Chocolate Soldier Columbine: How To Grow Green Flower Columbine Plants

Green Flower Columbine Plant
chocolate soldier
(Image credit: peganum)

Columbine is a favorite perennial for many gardeners for its unusual flowers and ease of care. Aquilegia viridiflora is a special variety of this plant that lovers of columbine need to check out. Also known as green or chocolate soldier or green columbine, it produces stunning, chocolate brown blooms.

What are Green Columbine Plants?

The two common names for this plant, green-flowered columbine and chocolate soldier columbine, seem contradictory, but this unique variety produces flowers that have touches of both pale green and chocolate brown. For those not familiar with columbine, the flowers are inverted and bell or bonnet shaped. On the green flower columbine, the sepals are pale green and the petals chocolate brown to purple. This variety of columbine grows to about 12 inches (31 cm.) and is great for beds and flower borders, cottage gardens, and natural or informal areas. It is a fairly compact type of columbine, which makes it a great choice for rock gardens and the front edges of borders and beds. You’ll get flowers in late spring and early summer.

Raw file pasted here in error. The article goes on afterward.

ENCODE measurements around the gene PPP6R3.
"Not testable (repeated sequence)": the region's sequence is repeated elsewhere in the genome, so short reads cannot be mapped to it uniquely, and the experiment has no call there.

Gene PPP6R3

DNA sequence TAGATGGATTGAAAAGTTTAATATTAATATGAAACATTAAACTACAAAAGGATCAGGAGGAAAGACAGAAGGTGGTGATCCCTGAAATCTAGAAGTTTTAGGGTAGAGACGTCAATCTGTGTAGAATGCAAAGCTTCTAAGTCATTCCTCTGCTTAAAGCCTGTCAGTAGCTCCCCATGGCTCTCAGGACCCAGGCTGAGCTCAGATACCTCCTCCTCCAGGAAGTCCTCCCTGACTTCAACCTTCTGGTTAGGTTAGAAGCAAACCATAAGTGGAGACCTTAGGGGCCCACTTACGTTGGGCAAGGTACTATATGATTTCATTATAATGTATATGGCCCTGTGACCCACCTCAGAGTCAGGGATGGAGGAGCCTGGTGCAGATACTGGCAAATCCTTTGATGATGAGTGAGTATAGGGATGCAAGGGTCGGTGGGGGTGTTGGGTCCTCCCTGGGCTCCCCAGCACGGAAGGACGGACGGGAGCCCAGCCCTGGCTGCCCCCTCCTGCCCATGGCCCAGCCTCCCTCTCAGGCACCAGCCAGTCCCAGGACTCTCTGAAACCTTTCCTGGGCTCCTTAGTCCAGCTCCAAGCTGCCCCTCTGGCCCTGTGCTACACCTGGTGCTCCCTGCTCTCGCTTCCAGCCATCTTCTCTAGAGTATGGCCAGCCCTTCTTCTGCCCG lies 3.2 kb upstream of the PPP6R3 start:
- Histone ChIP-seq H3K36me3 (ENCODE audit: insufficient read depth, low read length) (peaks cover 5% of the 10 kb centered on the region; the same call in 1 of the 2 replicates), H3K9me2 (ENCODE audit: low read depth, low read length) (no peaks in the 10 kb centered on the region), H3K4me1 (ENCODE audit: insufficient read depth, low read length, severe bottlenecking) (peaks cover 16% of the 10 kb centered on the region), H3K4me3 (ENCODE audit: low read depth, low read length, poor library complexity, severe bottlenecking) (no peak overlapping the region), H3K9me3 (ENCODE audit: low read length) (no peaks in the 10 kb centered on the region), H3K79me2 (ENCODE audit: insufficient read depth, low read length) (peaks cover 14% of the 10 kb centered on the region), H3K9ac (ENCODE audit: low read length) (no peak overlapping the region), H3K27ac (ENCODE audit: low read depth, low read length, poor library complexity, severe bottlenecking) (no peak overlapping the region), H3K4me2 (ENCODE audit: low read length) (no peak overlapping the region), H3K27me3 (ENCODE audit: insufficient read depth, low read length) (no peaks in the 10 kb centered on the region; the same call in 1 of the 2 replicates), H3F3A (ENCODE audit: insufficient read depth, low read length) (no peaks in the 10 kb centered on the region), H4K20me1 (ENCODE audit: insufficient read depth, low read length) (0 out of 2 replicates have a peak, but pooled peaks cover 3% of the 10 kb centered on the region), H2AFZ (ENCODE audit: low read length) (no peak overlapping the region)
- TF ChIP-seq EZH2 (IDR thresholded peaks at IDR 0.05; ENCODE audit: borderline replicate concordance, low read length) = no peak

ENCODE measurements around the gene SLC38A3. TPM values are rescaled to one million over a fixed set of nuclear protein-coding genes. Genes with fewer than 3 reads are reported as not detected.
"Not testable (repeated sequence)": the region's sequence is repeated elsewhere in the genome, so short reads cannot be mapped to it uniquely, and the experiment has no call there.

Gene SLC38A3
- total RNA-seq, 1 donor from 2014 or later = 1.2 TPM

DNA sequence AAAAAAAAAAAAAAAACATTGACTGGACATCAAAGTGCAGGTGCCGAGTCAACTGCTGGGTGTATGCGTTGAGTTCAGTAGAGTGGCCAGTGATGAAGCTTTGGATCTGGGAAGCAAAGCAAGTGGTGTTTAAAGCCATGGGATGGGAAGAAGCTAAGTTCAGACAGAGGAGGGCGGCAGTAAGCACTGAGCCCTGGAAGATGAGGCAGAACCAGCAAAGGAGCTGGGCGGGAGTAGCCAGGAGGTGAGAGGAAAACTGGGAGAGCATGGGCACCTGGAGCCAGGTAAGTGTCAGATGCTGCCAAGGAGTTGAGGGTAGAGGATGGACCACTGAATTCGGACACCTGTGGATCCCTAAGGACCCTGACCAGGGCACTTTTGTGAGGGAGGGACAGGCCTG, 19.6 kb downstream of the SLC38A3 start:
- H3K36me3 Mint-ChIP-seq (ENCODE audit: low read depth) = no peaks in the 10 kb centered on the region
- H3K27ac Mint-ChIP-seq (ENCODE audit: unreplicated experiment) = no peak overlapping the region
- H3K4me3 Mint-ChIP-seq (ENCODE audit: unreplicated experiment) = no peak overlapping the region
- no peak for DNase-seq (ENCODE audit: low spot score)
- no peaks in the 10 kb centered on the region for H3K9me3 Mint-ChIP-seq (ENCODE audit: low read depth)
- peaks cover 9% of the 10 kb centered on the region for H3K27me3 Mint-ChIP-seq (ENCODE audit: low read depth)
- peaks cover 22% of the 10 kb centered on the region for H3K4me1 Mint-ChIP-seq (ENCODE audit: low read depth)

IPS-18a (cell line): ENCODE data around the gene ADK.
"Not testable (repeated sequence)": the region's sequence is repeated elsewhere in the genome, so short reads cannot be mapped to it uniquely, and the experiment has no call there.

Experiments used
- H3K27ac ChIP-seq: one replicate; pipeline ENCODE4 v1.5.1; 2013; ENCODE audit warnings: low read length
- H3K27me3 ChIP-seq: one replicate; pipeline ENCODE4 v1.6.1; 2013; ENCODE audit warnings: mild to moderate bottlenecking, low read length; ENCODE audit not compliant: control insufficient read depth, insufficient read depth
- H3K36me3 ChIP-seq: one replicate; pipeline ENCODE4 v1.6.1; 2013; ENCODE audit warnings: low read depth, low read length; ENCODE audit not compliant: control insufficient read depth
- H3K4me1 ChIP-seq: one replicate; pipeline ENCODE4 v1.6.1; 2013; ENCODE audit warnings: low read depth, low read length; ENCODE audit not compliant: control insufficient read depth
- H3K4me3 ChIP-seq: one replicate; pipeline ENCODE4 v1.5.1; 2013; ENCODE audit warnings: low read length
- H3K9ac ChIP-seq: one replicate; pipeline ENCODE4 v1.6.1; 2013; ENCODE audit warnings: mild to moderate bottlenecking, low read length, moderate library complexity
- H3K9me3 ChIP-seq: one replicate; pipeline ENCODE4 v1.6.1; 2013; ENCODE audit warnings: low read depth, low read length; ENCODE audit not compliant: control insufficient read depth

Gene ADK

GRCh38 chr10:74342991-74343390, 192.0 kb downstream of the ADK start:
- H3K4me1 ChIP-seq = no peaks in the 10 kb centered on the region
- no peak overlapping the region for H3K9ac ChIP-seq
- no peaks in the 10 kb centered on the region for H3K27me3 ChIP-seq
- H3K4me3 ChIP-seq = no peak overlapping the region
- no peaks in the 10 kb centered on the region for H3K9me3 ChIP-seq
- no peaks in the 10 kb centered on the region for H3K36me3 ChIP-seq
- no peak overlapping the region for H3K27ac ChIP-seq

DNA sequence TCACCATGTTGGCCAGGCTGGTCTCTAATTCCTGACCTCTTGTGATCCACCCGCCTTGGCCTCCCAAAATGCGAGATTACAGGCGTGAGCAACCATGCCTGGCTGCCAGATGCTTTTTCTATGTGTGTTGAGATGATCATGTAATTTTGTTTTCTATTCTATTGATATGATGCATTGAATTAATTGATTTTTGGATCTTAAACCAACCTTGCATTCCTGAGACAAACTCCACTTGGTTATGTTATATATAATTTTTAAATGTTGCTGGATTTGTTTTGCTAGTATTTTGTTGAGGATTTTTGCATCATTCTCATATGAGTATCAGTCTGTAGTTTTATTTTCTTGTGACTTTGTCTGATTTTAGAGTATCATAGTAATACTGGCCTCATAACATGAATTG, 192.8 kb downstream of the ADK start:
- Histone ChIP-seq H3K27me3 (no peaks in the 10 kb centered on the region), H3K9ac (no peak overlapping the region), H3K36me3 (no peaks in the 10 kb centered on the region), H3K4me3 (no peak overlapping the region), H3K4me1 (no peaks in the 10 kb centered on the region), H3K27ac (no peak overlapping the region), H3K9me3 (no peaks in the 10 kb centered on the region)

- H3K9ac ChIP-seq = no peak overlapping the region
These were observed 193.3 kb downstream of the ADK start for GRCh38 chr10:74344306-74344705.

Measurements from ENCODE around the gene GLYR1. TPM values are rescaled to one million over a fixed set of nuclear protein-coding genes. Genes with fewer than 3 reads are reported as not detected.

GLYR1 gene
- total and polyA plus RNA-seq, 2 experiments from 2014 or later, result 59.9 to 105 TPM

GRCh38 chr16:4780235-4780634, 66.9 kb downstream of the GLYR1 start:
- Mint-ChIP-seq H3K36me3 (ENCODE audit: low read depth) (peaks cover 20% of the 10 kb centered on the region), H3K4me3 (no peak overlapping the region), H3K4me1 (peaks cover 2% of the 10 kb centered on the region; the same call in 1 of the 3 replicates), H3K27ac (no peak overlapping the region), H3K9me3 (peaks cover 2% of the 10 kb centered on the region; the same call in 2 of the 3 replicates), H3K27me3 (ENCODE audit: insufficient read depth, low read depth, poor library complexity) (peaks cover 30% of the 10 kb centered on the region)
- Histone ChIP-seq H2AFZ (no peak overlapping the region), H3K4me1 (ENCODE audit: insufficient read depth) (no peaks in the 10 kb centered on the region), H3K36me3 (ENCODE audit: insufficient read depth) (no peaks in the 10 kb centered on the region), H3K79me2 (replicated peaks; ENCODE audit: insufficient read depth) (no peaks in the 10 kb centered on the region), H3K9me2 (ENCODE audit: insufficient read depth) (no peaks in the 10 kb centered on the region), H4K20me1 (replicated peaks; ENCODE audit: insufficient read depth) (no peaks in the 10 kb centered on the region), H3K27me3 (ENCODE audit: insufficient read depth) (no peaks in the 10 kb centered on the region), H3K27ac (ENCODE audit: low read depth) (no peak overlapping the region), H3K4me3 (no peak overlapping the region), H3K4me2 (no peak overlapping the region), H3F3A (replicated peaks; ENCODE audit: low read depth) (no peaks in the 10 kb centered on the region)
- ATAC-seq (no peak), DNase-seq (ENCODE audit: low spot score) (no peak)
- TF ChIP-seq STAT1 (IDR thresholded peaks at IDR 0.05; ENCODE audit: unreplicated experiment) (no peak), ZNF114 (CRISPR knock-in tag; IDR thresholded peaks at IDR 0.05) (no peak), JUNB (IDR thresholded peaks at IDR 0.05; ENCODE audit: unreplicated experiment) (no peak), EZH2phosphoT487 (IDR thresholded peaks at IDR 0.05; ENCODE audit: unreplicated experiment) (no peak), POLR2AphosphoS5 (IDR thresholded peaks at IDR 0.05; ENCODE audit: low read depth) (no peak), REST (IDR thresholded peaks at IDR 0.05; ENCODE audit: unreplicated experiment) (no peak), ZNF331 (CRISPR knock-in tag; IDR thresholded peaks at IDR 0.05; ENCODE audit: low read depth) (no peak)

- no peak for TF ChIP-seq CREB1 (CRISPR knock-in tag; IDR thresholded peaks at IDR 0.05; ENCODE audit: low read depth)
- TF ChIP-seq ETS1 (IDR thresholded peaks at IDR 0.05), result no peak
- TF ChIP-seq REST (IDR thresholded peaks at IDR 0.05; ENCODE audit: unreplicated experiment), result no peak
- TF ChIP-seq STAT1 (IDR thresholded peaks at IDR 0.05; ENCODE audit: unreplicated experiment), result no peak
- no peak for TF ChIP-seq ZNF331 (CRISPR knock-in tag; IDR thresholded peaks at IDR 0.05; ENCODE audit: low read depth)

Growing Chocolate Soldier Columbine

Chocolate soldier care is pretty hands-off and easy, another reason why columbine is popular with gardeners. These plants prefer moist soil that is rich and drains well but tolerate a range of soil types as long as they are not too heavy or soggy. They like full sun and will also do well with dappled or partial shade. For best results, water often enough to keep the soil evenly moist. Green flower columbine will readily self-seed, but you may not get true offspring due to interbreeding. If you want to keep the variety pure, deadhead the plants before seeds can be produced. You can also cut these plants back once the appearance of the foliage begins to deteriorate. Pests are not a big issue for columbine but cutting them back will reduce the risk of any infestations.

Mary Ellen Ellis

Mary Ellen Ellis has been gardening for over 20 years. With degrees in Chemistry and Biology, Mary Ellen's specialties are flowers, native plants, and herbs.